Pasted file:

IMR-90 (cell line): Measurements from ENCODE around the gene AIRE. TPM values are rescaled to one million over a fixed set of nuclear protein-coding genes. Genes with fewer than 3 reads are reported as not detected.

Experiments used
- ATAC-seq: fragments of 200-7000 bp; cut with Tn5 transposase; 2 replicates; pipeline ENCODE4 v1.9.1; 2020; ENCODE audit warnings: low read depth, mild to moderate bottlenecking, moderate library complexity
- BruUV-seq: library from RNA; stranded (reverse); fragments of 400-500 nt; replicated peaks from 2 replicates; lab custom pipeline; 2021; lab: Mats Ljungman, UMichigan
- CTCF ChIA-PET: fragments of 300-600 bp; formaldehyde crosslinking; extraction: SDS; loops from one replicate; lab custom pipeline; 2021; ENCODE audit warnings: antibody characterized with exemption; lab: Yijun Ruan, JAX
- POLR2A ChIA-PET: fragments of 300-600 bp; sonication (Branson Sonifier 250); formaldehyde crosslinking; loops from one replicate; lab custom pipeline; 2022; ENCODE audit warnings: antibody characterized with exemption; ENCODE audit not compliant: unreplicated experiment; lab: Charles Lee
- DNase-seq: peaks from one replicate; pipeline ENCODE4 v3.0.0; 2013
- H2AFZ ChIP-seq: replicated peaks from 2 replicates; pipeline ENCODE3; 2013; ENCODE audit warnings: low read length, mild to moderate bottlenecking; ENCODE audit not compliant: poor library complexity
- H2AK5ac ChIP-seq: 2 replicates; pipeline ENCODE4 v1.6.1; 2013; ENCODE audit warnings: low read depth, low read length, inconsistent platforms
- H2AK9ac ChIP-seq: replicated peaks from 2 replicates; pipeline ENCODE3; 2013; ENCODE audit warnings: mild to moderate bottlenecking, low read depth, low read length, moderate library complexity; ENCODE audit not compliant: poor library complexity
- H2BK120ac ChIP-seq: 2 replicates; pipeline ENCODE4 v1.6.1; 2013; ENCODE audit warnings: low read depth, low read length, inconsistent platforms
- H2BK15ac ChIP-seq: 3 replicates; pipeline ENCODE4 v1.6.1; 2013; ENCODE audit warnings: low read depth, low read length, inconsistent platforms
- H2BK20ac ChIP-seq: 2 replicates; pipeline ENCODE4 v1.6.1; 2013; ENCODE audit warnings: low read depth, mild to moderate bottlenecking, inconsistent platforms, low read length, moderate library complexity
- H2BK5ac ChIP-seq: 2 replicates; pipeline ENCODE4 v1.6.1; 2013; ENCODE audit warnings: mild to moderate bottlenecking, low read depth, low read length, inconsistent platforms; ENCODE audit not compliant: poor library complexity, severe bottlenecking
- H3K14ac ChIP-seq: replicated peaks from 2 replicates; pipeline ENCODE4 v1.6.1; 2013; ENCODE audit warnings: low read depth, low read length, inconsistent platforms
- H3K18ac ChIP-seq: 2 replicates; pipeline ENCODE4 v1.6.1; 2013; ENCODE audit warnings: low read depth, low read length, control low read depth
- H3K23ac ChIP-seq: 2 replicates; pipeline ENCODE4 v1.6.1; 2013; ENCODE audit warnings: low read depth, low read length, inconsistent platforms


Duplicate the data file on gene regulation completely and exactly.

IMR-90 (cell line): Measurements from ENCODE around the gene AIRE. TPM values are rescaled to one million over a fixed set of nuclear protein-coding genes. Genes with fewer than 3 reads are reported as not detected.

Experiments used
- ATAC-seq: fragments of 200-7000 bp; cut with Tn5 transposase; 2 replicates; pipeline ENCODE4 v1.9.1; 2020; ENCODE audit warnings: low read depth, mild to moderate bottlenecking, moderate library complexity
- BruUV-seq: library from RNA; stranded (reverse); fragments of 400-500 nt; replicated peaks from 2 replicates; lab custom pipeline; 2021; lab: Mats Ljungman, UMichigan
- CTCF ChIA-PET: fragments of 300-600 bp; formaldehyde crosslinking; extraction: SDS; loops from one replicate; lab custom pipeline; 2021; ENCODE audit warnings: antibody characterized with exemption; lab: Yijun Ruan, JAX
- POLR2A ChIA-PET: fragments of 300-600 bp; sonication (Branson Sonifier 250); formaldehyde crosslinking; loops from one replicate; lab custom pipeline; 2022; ENCODE audit warnings: antibody characterized with exemption; ENCODE audit not compliant: unreplicated experiment; lab: Charles Lee
- DNase-seq: peaks from one replicate; pipeline ENCODE4 v3.0.0; 2013
- H2AFZ ChIP-seq: replicated peaks from 2 replicates; pipeline ENCODE3; 2013; ENCODE audit warnings: low read length, mild to moderate bottlenecking; ENCODE audit not compliant: poor library complexity
- H2AK5ac ChIP-seq: 2 replicates; pipeline ENCODE4 v1.6.1; 2013; ENCODE audit warnings: low read depth, low read length, inconsistent platforms
- H2AK9ac ChIP-seq: replicated peaks from 2 replicates; pipeline ENCODE3; 2013; ENCODE audit warnings: mild to moderate bottlenecking, low read depth, low read length, moderate library complexity; ENCODE audit not compliant: poor library complexity
- H2BK120ac ChIP-seq: 2 replicates; pipeline ENCODE4 v1.6.1; 2013; ENCODE audit warnings: low read depth, low read length, inconsistent platforms
- H2BK15ac ChIP-seq: 3 replicates; pipeline ENCODE4 v1.6.1; 2013; ENCODE audit warnings: low read depth, low read length, inconsistent platforms
- H2BK20ac ChIP-seq: 2 replicates; pipeline ENCODE4 v1.6.1; 2013; ENCODE audit warnings: low read depth, mild to moderate bottlenecking, inconsistent platforms, low read length, moderate library complexity
- H2BK5ac ChIP-seq: 2 replicates; pipeline ENCODE4 v1.6.1; 2013; ENCODE audit warnings: mild to moderate bottlenecking, low read depth, low read length, inconsistent platforms; ENCODE audit not compliant: poor library complexity, severe bottlenecking
- H3K14ac ChIP-seq: replicated peaks from 2 replicates; pipeline ENCODE4 v1.6.1; 2013; ENCODE audit warnings: low read depth, low read length, inconsistent platforms
- H3K18ac ChIP-seq: 2 replicates; pipeline ENCODE4 v1.6.1; 2013; ENCODE audit warnings: low read depth, low read length, control low read depth
- H3K23ac ChIP-seq: 2 replicates; pipeline ENCODE4 v1.6.1; 2013; ENCODE audit warnings: low read depth, low read length, inconsistent platforms